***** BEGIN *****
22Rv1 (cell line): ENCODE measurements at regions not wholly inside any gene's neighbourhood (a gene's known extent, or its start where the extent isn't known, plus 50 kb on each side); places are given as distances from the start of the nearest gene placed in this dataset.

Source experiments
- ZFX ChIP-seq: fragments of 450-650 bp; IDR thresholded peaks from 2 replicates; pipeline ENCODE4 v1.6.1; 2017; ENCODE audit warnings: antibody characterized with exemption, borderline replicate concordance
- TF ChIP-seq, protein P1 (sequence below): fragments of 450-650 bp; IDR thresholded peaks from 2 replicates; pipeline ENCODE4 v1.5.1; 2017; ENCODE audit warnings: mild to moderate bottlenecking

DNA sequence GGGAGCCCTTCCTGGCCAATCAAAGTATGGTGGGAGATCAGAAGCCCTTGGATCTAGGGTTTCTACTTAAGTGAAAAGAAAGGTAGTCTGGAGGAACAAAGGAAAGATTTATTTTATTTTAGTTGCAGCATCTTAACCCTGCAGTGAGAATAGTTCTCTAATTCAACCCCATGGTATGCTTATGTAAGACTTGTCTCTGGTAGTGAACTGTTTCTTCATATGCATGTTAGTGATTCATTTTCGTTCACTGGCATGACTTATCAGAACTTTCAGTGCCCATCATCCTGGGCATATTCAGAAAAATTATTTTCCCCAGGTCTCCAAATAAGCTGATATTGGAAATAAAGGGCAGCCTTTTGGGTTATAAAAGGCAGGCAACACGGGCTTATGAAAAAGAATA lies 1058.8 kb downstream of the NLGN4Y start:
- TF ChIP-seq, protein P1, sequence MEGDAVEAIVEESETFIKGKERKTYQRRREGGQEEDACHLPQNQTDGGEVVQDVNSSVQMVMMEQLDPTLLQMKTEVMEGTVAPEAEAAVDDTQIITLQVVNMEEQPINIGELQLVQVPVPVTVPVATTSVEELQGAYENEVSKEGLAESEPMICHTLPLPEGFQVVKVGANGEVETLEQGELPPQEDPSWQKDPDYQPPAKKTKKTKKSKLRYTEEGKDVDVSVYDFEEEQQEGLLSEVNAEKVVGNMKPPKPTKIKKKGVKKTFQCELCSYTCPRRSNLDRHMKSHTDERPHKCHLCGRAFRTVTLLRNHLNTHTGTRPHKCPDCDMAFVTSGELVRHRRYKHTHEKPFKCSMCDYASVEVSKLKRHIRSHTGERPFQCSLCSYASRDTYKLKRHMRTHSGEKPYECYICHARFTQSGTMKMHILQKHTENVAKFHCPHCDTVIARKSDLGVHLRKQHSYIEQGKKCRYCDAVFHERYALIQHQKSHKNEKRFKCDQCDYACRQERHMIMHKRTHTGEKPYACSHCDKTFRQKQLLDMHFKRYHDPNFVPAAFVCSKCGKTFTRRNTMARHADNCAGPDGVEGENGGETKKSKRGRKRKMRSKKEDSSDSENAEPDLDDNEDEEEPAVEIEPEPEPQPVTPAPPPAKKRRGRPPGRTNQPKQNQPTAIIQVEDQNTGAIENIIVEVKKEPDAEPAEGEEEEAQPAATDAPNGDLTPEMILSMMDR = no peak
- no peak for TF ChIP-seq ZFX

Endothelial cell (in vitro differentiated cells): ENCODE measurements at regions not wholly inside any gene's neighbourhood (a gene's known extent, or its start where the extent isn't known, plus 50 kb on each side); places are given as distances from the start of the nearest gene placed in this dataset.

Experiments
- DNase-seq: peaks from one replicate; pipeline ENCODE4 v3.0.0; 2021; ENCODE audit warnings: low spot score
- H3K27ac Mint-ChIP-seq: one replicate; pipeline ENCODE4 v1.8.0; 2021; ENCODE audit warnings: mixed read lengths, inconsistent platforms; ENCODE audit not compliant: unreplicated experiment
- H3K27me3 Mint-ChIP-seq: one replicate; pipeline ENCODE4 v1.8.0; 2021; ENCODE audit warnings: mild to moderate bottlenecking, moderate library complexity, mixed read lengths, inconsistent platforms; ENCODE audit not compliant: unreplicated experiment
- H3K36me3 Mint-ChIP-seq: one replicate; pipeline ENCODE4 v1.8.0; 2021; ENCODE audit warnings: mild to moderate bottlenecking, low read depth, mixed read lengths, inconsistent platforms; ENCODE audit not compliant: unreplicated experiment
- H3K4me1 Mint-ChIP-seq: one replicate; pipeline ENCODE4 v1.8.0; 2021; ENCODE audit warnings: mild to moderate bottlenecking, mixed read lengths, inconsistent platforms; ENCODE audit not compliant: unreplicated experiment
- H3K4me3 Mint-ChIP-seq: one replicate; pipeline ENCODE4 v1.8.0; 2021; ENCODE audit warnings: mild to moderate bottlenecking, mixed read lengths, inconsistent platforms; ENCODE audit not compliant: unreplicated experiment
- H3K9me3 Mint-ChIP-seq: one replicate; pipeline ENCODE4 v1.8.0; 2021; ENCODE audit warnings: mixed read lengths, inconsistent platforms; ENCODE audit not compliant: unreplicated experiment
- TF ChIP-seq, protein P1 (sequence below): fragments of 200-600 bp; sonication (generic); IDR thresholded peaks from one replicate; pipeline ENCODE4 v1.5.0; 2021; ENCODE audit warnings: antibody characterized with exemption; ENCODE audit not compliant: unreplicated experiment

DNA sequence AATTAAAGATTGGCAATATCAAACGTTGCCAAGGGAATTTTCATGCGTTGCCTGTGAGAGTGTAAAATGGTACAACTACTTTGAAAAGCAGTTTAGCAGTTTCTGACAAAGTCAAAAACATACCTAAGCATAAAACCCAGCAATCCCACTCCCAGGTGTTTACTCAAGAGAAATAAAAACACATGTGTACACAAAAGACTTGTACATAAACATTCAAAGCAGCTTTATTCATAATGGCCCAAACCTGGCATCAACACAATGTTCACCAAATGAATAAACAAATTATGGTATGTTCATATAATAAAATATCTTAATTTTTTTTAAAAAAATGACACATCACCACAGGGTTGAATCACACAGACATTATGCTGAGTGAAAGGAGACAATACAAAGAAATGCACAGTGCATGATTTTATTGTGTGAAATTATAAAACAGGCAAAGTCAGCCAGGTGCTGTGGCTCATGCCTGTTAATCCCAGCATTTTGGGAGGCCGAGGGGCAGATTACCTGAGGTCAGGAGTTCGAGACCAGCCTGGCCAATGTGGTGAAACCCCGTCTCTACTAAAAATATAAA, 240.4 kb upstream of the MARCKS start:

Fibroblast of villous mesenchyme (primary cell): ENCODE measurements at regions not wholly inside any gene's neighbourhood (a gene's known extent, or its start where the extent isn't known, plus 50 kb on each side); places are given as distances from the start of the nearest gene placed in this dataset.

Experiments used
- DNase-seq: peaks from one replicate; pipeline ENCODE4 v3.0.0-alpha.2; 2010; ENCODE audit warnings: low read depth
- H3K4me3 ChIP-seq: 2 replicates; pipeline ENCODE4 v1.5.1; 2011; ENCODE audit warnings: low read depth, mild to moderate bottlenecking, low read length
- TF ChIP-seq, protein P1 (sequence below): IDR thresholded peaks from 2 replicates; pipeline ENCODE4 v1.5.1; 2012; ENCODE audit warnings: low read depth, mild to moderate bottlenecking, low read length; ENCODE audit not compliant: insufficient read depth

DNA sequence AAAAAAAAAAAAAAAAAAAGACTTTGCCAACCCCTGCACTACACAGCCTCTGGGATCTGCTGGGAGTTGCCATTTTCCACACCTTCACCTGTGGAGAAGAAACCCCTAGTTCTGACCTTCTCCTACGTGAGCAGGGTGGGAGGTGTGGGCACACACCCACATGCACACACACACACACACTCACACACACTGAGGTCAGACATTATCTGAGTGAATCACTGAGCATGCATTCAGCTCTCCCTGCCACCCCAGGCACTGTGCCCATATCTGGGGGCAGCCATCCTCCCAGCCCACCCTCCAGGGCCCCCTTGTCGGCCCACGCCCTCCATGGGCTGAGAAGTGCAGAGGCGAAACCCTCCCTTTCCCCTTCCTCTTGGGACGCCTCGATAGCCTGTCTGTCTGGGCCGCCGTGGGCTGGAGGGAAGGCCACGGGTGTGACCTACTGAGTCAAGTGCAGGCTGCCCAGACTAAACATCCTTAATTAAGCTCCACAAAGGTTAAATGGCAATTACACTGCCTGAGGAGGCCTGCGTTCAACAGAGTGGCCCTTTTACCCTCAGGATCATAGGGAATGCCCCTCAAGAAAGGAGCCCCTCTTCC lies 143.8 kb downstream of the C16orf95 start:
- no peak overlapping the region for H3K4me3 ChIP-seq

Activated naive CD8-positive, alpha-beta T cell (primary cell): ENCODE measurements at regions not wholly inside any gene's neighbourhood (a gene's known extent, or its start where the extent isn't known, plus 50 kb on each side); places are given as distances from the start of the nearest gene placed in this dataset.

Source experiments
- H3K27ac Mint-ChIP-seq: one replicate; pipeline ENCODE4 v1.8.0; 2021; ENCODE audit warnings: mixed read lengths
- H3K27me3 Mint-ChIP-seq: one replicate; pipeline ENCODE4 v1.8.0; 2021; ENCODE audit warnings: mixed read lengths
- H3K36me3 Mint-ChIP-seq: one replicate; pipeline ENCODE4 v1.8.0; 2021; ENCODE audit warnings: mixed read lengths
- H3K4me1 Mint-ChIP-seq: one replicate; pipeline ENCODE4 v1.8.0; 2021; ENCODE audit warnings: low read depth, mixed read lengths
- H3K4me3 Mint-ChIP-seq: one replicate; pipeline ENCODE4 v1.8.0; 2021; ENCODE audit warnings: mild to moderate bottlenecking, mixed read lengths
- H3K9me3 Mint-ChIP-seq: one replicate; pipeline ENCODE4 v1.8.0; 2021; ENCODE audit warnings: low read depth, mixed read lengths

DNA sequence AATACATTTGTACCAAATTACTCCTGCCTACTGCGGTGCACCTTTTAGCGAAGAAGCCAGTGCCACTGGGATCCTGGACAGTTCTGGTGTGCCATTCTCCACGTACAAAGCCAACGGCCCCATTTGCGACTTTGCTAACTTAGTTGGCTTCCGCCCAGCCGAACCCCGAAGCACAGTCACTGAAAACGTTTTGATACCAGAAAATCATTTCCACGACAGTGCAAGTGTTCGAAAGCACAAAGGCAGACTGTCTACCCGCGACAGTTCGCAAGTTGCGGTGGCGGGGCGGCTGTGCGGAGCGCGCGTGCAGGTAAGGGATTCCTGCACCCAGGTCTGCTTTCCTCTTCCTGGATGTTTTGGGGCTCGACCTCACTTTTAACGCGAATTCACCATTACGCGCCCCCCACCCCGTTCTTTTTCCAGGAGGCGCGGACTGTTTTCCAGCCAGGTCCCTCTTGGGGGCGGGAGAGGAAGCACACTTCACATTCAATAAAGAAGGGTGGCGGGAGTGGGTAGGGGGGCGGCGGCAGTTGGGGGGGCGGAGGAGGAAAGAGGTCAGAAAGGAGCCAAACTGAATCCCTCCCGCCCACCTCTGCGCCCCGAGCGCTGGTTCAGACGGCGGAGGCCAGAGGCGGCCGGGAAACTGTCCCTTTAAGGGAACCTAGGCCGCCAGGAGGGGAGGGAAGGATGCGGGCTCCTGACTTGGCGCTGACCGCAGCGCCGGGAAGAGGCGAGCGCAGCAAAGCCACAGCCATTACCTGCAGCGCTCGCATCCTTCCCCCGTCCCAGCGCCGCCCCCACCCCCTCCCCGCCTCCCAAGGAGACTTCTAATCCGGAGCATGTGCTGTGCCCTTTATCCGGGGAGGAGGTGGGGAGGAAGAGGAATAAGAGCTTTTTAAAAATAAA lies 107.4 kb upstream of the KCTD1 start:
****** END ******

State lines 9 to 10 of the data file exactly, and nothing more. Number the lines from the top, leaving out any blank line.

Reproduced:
Experiments
- DNase-seq: peaks from one replicate; pipeline ENCODE4 v3.0.0; 2021; ENCODE audit warnings: low spot score